New Brain Maps Capture Parenting Behavior in Vivid Snapshots

New brain imaging technique takes snapshots of the "parenting brain" in action.

Posted May 29, 2016

Courtesy of the Laboratory of Brain Development and Repair at The Rockefeller University
The regions that are lit up in white and yellow on this snapshot of the cerebral cortex represent neurons associated with a mouse's whiskers that are activated as the mouse explores a new environment.
Source: Courtesy of the Laboratory of Brain Development and Repair at The Rockefeller University

Recently, brain imaging became more vivid, in a Kodachrome kind of way. This week, researchers at The Rockefeller University in New York City announced a revolutionary neuroimaging technique which allows them to create colorful snapshots that encompass the entire cerebral cortex of a mouse brain in a single frame.

These state-of-the-art brain images are groundbreaking from a neuroscientific vantage point... They're also very pleasing to the eye. In my opinion, huge canvases of these captivating images wouldn't seem out of place hanging in the Museum of Modern Art (MoMA). Personally, I was excited to see these images coming out of Rockefeller because my mom worked with René Dubos in the 1960s when he was at their institute writing his Pulitzer Prize winning masterpiece, So Human an Animal.

The new, cutting-edge neuroimaging technique from Rockefeller is called 'ClearMap' and is able to create dynamic snapshots that represent all of the active neurons in the brain at a specific time. Currently, researchers at Rockefeller and Harvard University are using ClearMap to study brain regions involved in parental behavior. 

ClearMap Takes Snapshots of the Entire Cerebral Cortex

Until now, neuroscientists have relied on brain imaging tools that can only take a precise look at a very small slice of the mammalian brain (less than one cubic millimeter), or take a blurry look at a larger brain area. What makes this new technique groundbreaking is that the researchers at Rockefeller have created a method that combines the best of both worlds . . . ClearMap captures a detailed snapshot of global activity and creates an atlas of the entire mouse brain.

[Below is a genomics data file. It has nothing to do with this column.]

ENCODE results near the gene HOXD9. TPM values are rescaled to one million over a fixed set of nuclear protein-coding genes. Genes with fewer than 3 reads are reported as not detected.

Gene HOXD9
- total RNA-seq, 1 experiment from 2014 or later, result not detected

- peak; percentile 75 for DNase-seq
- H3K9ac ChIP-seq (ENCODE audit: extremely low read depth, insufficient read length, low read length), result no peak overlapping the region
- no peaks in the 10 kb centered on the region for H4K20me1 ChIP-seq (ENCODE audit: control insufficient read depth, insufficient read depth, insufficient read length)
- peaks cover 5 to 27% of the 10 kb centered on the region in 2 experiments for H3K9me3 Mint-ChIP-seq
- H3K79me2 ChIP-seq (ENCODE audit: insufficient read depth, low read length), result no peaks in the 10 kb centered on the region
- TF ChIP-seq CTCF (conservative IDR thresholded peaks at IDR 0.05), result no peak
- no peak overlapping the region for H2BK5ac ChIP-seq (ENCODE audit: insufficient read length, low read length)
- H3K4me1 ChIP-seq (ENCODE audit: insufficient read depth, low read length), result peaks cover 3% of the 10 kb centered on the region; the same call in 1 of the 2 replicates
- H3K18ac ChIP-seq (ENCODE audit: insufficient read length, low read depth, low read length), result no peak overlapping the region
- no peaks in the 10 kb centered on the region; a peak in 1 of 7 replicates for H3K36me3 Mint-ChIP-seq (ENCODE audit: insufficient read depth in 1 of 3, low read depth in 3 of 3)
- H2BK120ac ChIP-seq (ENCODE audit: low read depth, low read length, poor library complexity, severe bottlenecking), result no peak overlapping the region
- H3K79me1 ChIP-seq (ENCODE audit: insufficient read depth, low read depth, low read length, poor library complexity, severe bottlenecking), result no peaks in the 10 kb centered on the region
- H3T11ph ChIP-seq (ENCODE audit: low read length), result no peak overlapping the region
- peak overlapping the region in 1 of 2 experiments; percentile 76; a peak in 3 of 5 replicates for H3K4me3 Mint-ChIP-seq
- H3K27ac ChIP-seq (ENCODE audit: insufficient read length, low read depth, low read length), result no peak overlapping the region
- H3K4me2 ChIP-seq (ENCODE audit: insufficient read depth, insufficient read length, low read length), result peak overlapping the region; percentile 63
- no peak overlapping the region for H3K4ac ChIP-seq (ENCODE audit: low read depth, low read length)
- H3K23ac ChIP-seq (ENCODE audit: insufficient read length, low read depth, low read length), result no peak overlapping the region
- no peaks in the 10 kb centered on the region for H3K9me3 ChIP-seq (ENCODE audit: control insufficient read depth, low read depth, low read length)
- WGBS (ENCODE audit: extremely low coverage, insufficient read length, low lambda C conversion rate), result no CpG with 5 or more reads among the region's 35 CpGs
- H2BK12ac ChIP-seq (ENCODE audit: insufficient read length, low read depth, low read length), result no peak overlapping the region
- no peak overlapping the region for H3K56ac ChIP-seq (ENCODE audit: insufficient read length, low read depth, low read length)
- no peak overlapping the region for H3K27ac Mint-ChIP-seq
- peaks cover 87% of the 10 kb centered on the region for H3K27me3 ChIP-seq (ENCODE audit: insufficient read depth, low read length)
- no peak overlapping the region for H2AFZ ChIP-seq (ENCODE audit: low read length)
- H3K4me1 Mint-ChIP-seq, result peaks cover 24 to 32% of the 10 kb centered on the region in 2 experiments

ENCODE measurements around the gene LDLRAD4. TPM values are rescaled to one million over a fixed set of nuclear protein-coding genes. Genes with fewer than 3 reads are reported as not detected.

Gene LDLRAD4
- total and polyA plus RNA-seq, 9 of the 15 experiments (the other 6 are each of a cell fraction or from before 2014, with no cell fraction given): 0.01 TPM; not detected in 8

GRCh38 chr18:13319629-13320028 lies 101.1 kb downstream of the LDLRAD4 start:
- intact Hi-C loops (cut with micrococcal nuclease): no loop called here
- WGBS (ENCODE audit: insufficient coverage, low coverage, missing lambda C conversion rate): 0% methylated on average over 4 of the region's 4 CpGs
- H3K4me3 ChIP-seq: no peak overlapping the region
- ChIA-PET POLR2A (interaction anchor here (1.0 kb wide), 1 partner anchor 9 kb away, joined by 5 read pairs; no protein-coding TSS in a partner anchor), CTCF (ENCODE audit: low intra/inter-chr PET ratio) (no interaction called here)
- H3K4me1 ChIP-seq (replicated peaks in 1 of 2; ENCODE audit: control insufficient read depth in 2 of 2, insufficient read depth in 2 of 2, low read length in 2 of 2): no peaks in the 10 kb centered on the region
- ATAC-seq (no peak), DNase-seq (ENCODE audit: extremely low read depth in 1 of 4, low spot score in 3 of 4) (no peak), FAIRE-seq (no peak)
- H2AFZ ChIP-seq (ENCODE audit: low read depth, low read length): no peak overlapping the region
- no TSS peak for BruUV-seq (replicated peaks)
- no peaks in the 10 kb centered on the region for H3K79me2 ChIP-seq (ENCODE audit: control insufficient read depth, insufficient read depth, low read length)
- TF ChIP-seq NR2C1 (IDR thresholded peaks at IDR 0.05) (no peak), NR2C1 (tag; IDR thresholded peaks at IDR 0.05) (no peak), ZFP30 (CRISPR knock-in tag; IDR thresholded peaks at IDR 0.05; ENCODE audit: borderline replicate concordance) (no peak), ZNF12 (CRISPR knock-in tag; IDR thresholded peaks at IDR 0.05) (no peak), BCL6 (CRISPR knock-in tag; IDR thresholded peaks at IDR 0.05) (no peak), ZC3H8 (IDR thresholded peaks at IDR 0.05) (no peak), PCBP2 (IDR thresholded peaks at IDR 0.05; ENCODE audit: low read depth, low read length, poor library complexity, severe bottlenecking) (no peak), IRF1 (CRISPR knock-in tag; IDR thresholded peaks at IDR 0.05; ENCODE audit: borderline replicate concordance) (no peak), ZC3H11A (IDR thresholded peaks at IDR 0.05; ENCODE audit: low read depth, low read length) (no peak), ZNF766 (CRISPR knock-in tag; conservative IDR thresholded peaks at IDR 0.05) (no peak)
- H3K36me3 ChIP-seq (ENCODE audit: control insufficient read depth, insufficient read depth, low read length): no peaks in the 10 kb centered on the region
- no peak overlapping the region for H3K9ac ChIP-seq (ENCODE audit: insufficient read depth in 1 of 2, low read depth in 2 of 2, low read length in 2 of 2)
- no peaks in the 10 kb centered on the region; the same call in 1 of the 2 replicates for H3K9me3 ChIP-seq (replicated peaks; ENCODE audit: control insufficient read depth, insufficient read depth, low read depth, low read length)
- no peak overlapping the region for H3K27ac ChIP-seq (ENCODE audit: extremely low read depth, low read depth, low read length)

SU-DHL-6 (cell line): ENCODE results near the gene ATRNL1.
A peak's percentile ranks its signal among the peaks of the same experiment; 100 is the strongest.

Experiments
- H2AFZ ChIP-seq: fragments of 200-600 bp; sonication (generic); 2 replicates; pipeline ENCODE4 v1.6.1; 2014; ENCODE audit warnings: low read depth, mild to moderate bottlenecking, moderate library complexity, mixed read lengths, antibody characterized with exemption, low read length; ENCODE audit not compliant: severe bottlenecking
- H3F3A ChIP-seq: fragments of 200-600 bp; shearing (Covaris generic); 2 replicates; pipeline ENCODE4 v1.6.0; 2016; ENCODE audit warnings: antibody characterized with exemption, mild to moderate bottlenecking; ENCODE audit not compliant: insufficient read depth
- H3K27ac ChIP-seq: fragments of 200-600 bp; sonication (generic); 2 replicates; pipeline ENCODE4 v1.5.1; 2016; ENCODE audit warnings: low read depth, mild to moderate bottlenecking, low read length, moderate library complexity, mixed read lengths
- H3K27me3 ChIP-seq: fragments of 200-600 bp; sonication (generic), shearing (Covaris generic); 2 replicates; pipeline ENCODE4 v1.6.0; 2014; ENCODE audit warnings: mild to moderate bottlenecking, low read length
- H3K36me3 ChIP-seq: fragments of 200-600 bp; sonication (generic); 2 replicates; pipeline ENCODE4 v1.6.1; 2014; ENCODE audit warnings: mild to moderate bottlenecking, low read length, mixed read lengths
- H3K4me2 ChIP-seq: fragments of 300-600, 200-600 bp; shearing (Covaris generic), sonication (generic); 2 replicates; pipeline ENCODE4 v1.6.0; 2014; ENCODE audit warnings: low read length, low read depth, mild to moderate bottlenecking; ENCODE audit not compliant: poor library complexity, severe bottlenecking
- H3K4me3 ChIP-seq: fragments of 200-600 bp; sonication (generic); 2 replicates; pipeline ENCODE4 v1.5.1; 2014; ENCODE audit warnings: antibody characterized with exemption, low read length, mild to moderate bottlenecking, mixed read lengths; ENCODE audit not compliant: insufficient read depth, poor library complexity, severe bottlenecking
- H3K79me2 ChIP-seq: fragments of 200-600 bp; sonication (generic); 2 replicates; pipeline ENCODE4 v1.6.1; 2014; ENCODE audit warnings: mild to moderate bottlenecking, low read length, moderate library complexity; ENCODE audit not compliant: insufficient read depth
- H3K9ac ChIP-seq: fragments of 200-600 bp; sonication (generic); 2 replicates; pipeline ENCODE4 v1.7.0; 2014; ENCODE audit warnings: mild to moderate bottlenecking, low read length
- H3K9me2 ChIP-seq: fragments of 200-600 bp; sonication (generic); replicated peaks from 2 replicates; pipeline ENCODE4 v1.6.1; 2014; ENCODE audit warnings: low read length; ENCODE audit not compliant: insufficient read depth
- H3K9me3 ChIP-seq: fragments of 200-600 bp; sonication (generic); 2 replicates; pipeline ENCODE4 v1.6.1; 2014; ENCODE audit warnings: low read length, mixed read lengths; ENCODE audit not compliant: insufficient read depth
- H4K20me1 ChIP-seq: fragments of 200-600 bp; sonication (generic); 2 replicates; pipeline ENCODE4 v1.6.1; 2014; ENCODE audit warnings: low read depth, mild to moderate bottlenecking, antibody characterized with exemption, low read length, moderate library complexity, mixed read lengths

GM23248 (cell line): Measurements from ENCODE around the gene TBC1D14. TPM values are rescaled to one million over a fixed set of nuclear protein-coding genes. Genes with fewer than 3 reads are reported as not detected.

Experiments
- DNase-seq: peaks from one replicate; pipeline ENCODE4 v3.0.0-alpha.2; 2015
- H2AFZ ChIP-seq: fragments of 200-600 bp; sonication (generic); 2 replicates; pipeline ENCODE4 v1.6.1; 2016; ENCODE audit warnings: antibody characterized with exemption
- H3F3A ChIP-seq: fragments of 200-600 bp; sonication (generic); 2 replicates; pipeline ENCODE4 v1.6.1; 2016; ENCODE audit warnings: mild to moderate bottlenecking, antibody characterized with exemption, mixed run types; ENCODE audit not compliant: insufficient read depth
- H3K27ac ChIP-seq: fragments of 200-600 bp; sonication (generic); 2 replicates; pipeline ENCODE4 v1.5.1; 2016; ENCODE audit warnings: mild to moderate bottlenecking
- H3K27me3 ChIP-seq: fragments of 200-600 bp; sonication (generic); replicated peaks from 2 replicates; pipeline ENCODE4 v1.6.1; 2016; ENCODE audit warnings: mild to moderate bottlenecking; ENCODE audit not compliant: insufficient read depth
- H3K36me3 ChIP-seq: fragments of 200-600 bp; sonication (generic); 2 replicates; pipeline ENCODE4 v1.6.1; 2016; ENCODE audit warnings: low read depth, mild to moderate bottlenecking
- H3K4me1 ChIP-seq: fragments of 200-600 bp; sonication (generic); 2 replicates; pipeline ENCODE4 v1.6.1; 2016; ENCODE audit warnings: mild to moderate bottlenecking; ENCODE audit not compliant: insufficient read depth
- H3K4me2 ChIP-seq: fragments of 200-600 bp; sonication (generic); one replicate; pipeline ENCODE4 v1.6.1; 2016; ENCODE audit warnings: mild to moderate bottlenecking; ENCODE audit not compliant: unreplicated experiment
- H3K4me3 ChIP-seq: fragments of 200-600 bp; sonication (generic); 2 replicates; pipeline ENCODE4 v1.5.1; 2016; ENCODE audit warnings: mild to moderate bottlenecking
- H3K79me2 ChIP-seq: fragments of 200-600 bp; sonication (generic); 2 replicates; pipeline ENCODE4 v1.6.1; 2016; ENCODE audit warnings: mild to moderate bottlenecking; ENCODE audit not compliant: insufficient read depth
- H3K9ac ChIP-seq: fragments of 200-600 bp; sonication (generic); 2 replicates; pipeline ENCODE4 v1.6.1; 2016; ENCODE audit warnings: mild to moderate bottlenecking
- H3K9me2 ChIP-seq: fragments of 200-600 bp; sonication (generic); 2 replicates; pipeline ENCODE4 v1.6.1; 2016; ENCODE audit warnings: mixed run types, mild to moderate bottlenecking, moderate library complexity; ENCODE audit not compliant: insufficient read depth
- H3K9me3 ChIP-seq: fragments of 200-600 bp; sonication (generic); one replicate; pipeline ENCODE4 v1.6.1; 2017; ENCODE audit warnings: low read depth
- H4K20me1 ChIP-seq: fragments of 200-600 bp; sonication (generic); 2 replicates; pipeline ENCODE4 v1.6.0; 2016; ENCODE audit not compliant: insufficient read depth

The new method is described in a May 2016 report, “Mapping of Brain Activity by Automated Volume Analysis of Immediate Early Genes,” which appears online in the journal Cell

Courtesy of the Laboratory of Brain Development and Repair at The Rockefeller University
Source: Courtesy of the Laboratory of Brain Development and Repair at The Rockefeller University

This research took place in the lab of Marc Tessier-Lavigne, professor of the Laboratory of Brain Development and Repair, and currently president of The Rockefeller University. In a statement, Tessier-Lavigne explained, "The mouse brain contains millions of neurons, and a typical image depicts the activity of approximately one million neurons. The purpose of the technique is to accelerate our understanding of how the brain works."

Eliza Adams, a graduate student in Tessier-Lavigne's lab and co-author of the study, added, "Because of the nature of our technique, we cannot visualize live brain activity over time—we only see neurons that are active at the specific time we took the snapshot. But what we gain in this trade-off is a comprehensive view of most neurons in the brain, and the ability to compare these active neuronal populations between snapshots in a robust and unbiased manner."